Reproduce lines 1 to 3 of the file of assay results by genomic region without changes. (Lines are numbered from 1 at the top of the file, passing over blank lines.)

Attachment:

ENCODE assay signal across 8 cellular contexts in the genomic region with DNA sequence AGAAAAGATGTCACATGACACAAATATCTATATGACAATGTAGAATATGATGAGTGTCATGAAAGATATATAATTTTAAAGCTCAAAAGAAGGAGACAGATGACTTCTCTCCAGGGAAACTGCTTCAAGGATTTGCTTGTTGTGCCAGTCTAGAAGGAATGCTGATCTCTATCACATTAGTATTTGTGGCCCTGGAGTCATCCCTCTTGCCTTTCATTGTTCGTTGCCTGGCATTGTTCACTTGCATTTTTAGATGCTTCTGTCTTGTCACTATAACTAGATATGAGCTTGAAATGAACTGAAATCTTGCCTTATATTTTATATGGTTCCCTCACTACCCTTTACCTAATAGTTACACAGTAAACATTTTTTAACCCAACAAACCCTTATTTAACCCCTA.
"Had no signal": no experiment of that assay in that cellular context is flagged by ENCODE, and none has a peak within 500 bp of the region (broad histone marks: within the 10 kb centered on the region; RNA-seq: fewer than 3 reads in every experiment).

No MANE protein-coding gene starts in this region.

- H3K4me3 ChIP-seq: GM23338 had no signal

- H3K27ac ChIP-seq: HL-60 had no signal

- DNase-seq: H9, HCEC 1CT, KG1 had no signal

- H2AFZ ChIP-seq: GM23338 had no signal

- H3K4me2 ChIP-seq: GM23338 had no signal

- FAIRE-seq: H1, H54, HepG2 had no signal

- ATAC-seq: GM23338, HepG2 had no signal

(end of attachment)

ENCODE assay signal across 8 cellular contexts in the genomic region with DNA sequence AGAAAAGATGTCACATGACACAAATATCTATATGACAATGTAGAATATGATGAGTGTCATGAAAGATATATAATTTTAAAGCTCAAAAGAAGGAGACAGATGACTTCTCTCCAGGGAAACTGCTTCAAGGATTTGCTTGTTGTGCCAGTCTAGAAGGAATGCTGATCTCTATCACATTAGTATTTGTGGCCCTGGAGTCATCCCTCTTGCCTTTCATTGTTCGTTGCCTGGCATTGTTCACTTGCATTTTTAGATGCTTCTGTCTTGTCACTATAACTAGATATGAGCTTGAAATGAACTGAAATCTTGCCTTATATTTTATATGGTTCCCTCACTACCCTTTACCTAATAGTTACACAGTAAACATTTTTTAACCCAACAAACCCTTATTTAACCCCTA.
"Had no signal": no experiment of that assay in that cellular context is flagged by ENCODE, and none has a peak within 500 bp of the region (broad histone marks: within the 10 kb centered on the region; RNA-seq: fewer than 3 reads in every experiment).

No MANE protein-coding gene starts in this region.